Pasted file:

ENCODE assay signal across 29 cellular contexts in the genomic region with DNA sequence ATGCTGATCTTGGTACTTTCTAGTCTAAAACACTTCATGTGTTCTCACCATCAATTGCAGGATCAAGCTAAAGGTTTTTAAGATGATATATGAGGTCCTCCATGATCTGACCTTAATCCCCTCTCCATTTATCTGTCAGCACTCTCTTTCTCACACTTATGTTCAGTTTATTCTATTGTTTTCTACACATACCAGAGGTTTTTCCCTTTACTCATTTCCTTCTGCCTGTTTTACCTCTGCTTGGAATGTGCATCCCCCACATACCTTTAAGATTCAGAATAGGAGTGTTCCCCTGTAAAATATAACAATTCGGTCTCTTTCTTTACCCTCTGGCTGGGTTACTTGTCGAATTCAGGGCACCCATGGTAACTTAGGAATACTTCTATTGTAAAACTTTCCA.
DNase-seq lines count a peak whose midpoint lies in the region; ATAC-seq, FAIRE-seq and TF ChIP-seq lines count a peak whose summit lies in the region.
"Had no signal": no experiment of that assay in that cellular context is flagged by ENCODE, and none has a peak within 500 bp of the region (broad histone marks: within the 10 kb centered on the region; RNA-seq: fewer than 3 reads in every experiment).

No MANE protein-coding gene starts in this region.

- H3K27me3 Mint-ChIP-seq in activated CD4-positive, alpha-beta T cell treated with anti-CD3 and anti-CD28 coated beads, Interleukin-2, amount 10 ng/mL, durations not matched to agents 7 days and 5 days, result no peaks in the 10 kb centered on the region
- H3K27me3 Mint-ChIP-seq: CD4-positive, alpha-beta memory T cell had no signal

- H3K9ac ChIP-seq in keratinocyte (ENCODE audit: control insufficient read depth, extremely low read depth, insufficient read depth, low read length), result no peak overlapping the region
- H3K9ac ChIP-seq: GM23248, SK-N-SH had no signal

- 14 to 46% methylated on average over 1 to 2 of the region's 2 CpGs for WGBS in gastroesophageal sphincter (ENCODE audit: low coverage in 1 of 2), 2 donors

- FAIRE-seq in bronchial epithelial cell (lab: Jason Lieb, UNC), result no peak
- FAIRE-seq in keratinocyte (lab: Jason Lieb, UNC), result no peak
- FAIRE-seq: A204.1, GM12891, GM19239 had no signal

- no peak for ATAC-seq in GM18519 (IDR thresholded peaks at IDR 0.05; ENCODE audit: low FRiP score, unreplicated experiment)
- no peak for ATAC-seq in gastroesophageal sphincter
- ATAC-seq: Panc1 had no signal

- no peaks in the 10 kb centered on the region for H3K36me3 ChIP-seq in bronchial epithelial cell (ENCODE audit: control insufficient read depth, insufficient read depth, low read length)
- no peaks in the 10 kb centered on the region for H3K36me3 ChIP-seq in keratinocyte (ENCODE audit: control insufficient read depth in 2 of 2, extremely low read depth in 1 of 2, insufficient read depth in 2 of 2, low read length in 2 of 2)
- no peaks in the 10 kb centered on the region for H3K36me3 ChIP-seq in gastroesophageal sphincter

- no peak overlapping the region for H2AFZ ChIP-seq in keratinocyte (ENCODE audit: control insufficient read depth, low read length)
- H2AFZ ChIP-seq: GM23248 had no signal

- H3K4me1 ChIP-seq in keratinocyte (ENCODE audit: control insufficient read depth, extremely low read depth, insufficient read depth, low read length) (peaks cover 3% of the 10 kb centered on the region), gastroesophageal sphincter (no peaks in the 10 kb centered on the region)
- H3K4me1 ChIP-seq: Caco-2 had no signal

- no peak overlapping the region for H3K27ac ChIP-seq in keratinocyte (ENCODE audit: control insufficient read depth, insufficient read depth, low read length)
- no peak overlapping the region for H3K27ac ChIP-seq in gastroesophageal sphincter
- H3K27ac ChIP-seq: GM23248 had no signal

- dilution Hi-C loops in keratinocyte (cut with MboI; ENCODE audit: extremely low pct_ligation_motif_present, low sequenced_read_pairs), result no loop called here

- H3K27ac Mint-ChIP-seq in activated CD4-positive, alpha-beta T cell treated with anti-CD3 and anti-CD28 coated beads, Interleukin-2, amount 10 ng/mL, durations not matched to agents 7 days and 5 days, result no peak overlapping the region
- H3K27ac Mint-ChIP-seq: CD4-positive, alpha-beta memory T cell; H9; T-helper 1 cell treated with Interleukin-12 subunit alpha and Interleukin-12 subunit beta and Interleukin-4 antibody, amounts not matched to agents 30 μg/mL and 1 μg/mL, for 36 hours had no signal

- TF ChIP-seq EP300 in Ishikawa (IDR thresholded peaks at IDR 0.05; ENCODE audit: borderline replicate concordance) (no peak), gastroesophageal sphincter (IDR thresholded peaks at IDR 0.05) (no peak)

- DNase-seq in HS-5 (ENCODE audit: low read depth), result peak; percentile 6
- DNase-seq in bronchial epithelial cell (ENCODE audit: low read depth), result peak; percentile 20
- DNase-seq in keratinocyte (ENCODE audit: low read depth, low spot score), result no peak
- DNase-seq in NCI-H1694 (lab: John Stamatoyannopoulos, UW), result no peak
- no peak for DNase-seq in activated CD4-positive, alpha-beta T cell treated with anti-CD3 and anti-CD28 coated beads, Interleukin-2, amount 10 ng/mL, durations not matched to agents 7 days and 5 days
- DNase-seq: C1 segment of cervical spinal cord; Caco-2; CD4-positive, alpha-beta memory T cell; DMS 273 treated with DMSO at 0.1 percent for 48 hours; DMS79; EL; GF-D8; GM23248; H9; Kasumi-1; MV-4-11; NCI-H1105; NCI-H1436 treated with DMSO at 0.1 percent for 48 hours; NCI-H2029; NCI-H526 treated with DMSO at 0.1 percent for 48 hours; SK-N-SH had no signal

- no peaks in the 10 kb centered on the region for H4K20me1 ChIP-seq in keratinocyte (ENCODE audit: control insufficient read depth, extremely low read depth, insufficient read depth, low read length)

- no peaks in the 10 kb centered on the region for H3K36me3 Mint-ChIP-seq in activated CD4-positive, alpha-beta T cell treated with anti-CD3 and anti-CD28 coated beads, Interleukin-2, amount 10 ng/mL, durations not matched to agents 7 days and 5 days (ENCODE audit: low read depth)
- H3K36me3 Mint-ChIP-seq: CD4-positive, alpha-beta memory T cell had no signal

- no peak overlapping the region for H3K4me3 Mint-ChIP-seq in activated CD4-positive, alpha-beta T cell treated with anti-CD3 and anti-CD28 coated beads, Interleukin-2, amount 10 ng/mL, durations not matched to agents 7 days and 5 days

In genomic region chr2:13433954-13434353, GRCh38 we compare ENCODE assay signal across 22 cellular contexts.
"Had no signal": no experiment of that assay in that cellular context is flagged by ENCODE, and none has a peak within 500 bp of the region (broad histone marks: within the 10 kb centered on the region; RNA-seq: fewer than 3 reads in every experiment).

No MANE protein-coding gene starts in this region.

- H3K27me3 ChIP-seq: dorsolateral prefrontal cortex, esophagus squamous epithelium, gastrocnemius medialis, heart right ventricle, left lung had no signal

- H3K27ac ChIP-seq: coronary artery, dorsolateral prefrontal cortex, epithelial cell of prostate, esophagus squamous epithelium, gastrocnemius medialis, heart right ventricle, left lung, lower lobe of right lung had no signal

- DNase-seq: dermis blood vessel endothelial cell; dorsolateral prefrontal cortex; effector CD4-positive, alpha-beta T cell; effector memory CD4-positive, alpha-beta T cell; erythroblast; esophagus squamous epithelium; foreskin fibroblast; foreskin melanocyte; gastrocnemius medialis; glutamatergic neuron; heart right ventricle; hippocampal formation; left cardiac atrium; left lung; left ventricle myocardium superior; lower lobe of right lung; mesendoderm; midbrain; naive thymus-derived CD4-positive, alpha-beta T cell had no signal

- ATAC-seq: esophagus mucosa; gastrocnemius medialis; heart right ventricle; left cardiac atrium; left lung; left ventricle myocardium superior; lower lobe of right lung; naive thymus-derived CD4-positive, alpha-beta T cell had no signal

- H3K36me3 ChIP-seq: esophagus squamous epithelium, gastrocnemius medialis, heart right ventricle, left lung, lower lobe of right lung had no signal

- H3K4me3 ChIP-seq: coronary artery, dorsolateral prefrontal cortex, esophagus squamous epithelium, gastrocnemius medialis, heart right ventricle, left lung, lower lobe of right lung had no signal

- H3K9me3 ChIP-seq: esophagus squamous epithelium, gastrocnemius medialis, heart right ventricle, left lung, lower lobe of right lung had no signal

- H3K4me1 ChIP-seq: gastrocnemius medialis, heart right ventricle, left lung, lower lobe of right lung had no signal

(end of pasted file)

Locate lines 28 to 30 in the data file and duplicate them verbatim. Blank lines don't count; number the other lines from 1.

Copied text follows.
- H3K27ac Mint-ChIP-seq: CD4-positive, alpha-beta memory T cell; H9; T-helper 1 cell treated with Interleukin-12 subunit alpha and Interleukin-12 subunit beta and Interleukin-4 antibody, amounts not matched to agents 30 μg/mL and 1 μg/mL, for 36 hours had no signal

- TF ChIP-seq EP300 in Ishikawa (IDR thresholded peaks at IDR 0.05; ENCODE audit: borderline replicate concordance) (no peak), gastroesophageal sphincter (IDR thresholded peaks at IDR 0.05) (no peak)

- DNase-seq in HS-5 (ENCODE audit: low read depth), result peak; percentile 6